For those of us living in Minnesota, the relatively mild winter and early spring has been an extremely welcome change after the winter that never seemed to end in early 2014.

However, those of you on the east coast and in the western US are coming off extremely unusual seasons. On a recent trip to Park City, a fellow skier from New York was lamenting that they traveled all the way across the US for a ski trip when would have had better snow in Vermont.

Spring break is a common time of year to execute some of our plans. Unfortunately, because we choose our destination well in advance, we can’t always control the weather when those dates arrive. What we can control, however, is how we respond when our plans do not turn out the way we envisioned.

Not feeling in control can be unsettling. But just like you have snow shovels, umbrellas and emergency kits for various weather situations, your financial plan is designed to provide some reassurance and resilience during inevitable market and life volatility. We worked with you to create a plan that helps you keep your focus on the people, the causes and the passions that bring you the most fulfillment. Continue reading “Three Essential Elements of a Great Financial Plan”

Market Peaks – The Intersection of Paralysis, (Over)Confidence and Complacency

SnowbirdOn a recent trip to Park City, Utah, we ventured over to the most intimidating ski terrain I have ever been to – Snowbird Resort. The mountain is littered with steep grades and cliffs, exposed rock, narrow cat tracks and some of the highest ski lifts I have ever been on.

If you take any of the lifts to the peak of the hill, you can see very little in any direction except the edge of the narrow ridge you are standing on and other mountains off in the distance. There is – quite literally – nowhere to go but down…and fast!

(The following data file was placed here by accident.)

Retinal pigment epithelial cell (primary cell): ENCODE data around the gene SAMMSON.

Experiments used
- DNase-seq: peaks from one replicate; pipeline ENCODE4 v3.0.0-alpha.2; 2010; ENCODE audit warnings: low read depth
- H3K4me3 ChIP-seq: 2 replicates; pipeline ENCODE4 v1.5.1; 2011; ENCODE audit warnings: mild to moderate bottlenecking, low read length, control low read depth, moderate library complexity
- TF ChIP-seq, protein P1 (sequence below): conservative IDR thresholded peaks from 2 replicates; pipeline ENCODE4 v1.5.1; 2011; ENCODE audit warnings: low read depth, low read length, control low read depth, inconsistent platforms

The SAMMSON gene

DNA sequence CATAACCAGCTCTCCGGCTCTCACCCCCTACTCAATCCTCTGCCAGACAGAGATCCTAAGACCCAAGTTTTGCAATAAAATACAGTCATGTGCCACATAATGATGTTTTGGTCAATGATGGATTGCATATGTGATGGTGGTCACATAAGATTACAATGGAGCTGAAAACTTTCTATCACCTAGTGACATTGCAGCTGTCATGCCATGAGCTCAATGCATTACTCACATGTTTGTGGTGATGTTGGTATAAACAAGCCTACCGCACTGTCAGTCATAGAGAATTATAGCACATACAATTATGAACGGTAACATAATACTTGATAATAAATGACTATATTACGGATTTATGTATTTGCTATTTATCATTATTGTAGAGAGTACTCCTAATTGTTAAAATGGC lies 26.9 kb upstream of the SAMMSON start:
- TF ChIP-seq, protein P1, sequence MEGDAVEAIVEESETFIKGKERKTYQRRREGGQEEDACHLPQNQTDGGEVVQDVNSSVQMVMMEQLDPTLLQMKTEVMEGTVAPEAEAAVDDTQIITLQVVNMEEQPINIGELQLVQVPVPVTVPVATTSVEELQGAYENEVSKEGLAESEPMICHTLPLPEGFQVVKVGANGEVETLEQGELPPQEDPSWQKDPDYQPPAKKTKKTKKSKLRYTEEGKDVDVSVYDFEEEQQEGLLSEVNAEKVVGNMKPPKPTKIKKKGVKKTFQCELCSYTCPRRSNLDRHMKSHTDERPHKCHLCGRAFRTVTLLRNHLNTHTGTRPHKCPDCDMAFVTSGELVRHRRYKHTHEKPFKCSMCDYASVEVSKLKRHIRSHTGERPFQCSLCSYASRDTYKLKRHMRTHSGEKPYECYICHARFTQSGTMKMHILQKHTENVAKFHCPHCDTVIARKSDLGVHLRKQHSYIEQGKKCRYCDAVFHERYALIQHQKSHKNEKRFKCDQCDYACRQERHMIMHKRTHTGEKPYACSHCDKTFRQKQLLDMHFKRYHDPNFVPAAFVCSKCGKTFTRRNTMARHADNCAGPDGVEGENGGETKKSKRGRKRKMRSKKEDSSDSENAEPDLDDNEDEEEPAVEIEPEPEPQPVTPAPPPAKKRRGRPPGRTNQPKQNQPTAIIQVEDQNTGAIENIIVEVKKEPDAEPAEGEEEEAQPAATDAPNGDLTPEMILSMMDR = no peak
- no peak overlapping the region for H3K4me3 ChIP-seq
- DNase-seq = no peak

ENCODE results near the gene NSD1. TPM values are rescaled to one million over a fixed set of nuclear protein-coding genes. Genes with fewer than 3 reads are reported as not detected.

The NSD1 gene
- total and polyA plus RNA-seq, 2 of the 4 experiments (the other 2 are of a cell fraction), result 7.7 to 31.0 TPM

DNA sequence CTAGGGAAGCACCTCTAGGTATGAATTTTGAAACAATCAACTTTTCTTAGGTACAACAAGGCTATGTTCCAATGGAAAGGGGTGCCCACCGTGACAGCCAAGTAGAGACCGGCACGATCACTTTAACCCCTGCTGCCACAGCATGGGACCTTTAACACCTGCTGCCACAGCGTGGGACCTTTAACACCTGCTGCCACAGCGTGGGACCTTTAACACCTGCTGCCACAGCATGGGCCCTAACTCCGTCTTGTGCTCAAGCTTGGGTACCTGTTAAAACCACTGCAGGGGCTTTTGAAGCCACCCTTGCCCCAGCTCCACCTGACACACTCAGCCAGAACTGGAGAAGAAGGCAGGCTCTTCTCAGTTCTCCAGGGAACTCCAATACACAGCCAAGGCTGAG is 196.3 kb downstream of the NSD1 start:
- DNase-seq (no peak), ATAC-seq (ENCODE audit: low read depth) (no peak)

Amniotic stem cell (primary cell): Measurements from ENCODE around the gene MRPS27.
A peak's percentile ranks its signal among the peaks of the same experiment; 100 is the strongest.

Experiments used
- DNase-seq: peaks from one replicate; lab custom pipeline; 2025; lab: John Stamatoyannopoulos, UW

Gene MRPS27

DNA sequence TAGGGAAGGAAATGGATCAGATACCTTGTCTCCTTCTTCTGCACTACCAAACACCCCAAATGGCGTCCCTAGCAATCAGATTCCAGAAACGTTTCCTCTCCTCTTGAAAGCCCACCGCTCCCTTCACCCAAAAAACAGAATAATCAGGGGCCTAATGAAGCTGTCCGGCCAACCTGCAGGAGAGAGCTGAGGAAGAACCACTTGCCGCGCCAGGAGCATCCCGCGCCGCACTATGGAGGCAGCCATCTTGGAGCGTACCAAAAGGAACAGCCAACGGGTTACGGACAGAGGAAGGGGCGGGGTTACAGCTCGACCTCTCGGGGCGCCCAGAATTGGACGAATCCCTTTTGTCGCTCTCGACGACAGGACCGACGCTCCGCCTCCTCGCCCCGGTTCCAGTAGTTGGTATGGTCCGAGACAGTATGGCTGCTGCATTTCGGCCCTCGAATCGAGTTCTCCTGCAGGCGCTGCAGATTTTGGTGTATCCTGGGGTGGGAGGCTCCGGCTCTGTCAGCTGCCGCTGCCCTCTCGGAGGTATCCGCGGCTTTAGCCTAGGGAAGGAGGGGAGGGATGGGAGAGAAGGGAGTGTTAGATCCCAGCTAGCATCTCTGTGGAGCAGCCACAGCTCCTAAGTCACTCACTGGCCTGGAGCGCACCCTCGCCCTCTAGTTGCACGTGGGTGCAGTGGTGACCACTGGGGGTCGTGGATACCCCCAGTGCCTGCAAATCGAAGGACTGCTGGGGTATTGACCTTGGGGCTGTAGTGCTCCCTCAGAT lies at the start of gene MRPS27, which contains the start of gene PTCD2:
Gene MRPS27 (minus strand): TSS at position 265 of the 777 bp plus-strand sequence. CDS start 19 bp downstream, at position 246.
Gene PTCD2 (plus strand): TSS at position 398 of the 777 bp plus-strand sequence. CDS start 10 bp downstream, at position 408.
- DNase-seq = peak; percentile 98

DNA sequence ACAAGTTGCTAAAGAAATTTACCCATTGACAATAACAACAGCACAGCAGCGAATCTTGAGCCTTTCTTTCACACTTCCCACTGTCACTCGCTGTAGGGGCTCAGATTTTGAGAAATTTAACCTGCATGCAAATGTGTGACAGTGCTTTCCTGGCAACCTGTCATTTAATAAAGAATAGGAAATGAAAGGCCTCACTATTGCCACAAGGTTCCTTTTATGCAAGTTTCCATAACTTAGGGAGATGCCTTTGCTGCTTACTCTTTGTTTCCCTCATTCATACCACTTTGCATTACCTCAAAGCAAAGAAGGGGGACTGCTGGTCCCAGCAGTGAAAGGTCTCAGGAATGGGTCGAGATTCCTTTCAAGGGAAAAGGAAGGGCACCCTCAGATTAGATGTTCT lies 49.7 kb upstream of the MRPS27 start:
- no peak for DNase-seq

As US markets linger near all-time highs, many investors are starting to feel like they are standing at the peak of Snowbird. Continue reading “Market Peaks – The Intersection of Paralysis, (Over)Confidence and Complacency”

The Easiest Way to Reduce Financial Stress and Drop Your Handicap

golf-wallpaper-2400x1350Last year Rory McIlroy finished in the top 10 in 12 of 17 events and won 2 Major Championships establishing himself as a legend in the making. Those who have had the privilege of watching Rory play in person notice what an incredible ball striker he is and immediately fall in love with the distinct sound of his perfectly struck irons as they compress the ball into the turf at impact. Unfortunately, you’ll presumably never be able to produce that sound yourself. The good news is you don’t have to.

The most impressive statistic contributing to Rory’s successful 2014 is that he was able to navigate 1,224 of professional golf’s trickiest greens with only 23 total three putts.  To put this in perspective, that’s only one 3 putt every three rounds.

I’m not sharing any revelatory news in saying that PGA tour players are excellent putters and you need to get better if you want to lower your scores. But WHY are PGA tour players better? And what is the fastest way for you to putt more like them? Continue reading “The Easiest Way to Reduce Financial Stress and Drop Your Handicap”